Then as to the mere point of cruelty;—there is something to be said on this point too. Ferocity, when the hot blood is up, and all the demon in man is roused by every conceivable excitement, I can understand better than the Indian can comprehend the tender mercies of our law. Owyawatta, better known by his English name, Red-Jacket, was once seen hurrying from the town of Buffalo, with rapid strides, and every mark of disgust and consternation in his face. Three malefactors were to be hung that morning, and the Indian warrior had not nerve to face the horrid spectacle, although—

"In sober truth the veriest devil  That ere clenched fingers in a captive's hair."


The more I looked upon those glancing, dancing rapids, the more resolute I grew to venture myself in the midst of them. George Johnston went to seek a fit canoe and a dextrous steersman, and meantime I strolled away to pay a visit to Wayish,ky's family, and made a sketch of their lodge, while pretty Zah,gah,see,gah,qua, held the umbrella to shade me.

The canoe being ready, I went up to the top of the portage, and we launched into the river. It was a small fishing canoe about ten feet long, quite new, and light and elegant and buoyant as a bird on the waters. I reclined on a mat at the bottom, Indian fashion (there are no seats in a genuine Indian canoe); in a minute we were within the verge of the rapids, and down we went, with a whirl and a splash!—the white surge leaping around me—over me. The Indian with astonishing dexterity kept the head of the canoe to the breakers, and somehow or other we danced through them. I could see, as I looked over the edge of the canoe, that the passage between the rocks was sometimes not more than two feet in width, and we had to turn sharp angles—a touch of which would have sent us to destruction—all this I could see through the transparent eddying waters, but I can truly say, I had not even a momentary sensation of fear, but rather of giddy, breathless, delicious excitement. I could even admire the beautiful attitude of a fisher, past whom we swept as we came to the bottom. The whole affair, from the moment I entered the canoe till I reached the landing place, occupied seven minutes, and the distance is about three quarters of a mile.[41]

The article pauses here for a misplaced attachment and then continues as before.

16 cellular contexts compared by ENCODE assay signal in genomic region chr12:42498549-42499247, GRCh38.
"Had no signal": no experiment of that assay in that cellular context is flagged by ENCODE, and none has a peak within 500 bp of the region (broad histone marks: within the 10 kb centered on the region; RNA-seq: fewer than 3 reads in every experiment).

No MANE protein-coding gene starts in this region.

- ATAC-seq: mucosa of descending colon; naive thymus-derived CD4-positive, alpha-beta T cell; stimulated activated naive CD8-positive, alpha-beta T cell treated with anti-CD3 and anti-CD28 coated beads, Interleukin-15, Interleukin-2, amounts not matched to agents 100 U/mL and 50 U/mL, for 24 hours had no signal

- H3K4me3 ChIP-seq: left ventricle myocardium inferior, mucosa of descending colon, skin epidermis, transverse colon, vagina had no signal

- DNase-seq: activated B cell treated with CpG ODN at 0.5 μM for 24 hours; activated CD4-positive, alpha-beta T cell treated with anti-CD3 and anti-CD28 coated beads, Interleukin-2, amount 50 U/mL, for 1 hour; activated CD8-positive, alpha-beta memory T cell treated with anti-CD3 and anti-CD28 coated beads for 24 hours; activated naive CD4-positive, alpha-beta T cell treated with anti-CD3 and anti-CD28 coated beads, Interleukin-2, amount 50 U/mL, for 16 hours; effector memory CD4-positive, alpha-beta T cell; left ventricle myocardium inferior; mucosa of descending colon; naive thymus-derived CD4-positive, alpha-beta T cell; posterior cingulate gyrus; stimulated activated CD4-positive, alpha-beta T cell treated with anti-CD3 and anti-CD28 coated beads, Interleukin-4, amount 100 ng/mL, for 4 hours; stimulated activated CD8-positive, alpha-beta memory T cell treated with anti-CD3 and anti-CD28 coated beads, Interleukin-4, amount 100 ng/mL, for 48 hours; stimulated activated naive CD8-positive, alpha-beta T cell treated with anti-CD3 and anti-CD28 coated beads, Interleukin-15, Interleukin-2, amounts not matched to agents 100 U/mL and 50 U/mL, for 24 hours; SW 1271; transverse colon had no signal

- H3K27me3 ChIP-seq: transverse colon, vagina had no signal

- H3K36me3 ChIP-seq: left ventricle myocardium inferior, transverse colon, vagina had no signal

My Indians were enchanted, and when I reached home, my good friends were not less delighted at my exploit: they told me I was the first European female who had ever performed it, and assuredly I shall not be the last. I recommend it as an exercise before breakfast. As for my Neengai, she laughed, clapped her hands, and embraced me several times. I was declared duly initiated, and adopted into the family by the name of Wah,sàh,ge,wah,nó,quà. They had already called me among themselves, in reference to my complexion and my travelling propensities, O,daw,yaun,gee, the fair changing moon, or rather, the fair moon which changes her place: but now, in compliment to my successful achievement, Mrs. Johnston bestowed this new appellation, which I much prefer. It signifies the bright foam, or more properly, with the feminine adjunct, qua, the woman of the bright foam; and by this name I am henceforth to be known among the Chippewas.

Now that I have been a Chippewa born, any time these four hours[42], I must introduce you to some of my new relations "of the totem of the rein-deer;" and first to my illustrious grandpapa, Waub-Ojeeg[43] (the White-fisher).